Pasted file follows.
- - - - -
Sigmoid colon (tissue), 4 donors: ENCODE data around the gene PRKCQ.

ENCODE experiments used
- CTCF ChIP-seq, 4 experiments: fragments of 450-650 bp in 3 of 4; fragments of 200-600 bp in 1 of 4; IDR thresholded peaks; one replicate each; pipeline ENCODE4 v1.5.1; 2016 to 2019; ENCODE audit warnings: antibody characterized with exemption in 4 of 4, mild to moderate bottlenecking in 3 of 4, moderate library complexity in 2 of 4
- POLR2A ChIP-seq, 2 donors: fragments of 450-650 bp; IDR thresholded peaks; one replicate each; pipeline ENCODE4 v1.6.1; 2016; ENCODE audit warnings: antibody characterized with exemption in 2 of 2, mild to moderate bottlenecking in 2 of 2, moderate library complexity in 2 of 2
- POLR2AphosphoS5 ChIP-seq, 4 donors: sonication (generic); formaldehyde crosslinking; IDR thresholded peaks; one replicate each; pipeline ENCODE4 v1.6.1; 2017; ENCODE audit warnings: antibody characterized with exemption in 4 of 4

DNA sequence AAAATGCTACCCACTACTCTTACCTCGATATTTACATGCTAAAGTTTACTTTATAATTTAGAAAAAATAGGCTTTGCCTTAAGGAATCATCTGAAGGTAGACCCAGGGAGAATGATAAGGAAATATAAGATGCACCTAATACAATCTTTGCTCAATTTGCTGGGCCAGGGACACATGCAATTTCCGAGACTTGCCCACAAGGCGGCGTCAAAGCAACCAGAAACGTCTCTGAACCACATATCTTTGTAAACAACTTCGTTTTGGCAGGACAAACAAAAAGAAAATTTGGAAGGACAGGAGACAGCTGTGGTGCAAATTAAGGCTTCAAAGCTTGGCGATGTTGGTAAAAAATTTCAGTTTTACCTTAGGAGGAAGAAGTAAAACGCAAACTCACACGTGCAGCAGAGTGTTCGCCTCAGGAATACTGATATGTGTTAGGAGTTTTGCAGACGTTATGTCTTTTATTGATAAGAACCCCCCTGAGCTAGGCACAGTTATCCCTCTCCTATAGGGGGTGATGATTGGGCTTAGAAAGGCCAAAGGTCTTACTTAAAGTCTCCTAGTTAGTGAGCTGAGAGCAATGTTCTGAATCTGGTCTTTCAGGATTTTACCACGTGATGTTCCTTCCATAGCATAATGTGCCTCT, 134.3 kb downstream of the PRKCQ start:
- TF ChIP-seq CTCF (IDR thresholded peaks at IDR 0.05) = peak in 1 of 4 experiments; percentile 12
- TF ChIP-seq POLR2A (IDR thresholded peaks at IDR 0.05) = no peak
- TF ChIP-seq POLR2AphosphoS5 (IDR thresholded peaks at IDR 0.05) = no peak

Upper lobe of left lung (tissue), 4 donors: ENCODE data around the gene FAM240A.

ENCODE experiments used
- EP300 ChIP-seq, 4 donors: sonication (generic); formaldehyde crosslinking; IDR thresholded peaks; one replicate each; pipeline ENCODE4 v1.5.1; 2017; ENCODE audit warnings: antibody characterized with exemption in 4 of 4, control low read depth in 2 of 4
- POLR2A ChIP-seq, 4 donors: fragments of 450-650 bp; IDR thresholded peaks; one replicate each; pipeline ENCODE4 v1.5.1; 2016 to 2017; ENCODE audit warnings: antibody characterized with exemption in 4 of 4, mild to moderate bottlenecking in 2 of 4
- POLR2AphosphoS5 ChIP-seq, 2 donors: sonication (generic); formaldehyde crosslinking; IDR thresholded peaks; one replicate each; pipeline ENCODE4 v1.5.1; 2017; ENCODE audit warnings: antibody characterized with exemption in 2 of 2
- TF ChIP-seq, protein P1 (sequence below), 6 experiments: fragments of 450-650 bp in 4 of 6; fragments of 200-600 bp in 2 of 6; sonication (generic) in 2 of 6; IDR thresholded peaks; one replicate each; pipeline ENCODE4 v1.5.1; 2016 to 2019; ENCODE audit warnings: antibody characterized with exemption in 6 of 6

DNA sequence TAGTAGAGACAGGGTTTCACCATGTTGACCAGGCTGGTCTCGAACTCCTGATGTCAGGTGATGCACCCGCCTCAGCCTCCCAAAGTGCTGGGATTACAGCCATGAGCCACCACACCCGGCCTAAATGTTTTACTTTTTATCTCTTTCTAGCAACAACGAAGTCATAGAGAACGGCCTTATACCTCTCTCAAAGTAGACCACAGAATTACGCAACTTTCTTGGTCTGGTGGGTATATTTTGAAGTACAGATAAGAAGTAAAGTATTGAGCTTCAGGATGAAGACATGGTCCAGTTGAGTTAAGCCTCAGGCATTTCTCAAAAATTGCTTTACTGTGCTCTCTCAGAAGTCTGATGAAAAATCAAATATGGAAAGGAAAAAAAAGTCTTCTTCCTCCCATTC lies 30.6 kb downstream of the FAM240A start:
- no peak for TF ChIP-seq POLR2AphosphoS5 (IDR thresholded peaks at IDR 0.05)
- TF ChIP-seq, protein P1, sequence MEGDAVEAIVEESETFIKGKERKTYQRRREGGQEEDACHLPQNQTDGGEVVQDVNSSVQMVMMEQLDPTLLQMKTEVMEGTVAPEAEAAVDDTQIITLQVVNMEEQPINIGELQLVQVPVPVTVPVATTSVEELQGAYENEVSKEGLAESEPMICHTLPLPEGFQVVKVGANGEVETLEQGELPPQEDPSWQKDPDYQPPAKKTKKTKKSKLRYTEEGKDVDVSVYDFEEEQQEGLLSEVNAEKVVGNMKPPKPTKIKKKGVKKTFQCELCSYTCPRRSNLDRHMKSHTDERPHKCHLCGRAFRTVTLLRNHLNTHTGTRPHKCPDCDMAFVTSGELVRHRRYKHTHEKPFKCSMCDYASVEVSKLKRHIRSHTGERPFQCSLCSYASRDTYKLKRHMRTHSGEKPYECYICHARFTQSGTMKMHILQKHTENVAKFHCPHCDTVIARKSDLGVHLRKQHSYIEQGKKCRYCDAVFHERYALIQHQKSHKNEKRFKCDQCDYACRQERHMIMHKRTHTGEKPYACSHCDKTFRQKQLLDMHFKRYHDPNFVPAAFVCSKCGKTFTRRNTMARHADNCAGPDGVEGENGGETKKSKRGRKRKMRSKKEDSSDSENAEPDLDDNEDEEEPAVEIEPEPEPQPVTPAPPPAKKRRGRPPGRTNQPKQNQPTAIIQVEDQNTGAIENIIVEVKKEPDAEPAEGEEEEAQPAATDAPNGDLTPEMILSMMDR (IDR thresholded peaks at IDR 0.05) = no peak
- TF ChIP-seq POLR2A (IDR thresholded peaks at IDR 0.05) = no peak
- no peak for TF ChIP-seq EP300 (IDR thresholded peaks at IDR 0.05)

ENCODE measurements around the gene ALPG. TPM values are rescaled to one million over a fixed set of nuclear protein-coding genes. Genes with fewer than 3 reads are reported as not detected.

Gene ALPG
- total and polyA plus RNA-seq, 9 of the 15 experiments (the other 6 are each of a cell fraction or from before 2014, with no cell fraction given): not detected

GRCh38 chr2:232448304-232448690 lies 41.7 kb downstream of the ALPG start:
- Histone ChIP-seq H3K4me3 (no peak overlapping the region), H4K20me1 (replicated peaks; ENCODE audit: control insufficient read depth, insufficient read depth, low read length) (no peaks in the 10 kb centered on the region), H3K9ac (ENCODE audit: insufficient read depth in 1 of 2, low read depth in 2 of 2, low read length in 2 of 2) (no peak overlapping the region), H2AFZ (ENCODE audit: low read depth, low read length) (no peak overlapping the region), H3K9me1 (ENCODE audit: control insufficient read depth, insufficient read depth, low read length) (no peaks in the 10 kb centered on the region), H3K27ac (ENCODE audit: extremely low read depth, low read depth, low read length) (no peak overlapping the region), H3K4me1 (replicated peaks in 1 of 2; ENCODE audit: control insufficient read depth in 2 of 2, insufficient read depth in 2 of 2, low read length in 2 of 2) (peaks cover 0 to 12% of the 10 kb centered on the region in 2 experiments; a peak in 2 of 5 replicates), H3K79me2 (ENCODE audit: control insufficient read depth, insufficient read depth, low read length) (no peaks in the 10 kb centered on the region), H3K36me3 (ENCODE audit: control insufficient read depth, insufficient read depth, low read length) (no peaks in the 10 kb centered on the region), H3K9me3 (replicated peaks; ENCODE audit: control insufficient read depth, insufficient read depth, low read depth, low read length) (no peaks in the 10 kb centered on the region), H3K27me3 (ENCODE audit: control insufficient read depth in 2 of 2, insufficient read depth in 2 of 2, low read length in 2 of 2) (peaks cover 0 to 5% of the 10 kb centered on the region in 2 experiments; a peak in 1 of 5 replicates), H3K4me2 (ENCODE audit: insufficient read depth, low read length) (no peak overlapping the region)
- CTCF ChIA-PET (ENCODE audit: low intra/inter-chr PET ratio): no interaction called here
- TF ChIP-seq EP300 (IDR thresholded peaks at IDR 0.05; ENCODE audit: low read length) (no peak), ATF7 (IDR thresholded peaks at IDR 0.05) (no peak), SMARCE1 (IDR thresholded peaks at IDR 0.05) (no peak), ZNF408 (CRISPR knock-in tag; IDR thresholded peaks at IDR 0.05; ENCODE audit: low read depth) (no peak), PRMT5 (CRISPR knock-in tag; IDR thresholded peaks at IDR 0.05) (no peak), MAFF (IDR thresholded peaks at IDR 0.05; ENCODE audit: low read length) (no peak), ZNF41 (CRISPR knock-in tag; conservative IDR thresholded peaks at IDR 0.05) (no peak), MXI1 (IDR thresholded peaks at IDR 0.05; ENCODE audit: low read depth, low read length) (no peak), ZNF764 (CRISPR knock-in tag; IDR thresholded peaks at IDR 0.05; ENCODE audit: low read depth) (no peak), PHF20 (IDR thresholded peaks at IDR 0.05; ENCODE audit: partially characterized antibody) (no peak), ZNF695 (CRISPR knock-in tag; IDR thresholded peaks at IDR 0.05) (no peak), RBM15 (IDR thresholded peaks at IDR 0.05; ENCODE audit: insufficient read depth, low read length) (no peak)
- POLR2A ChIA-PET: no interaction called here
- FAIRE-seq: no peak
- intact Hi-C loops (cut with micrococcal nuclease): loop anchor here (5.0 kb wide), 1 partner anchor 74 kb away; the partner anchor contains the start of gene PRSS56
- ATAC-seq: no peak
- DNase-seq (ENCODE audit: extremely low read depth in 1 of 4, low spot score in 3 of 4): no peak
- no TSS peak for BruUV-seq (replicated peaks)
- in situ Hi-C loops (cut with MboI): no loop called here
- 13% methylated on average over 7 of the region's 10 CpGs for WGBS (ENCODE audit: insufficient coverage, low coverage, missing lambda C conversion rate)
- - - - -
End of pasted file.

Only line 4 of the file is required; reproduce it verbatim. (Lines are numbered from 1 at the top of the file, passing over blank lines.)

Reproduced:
- POLR2A ChIP-seq, 2 donors: fragments of 450-650 bp; IDR thresholded peaks; one replicate each; pipeline ENCODE4 v1.6.1; 2016; ENCODE audit warnings: antibody characterized with exemption in 2 of 2, mild to moderate bottlenecking in 2 of 2, moderate library complexity in 2 of 2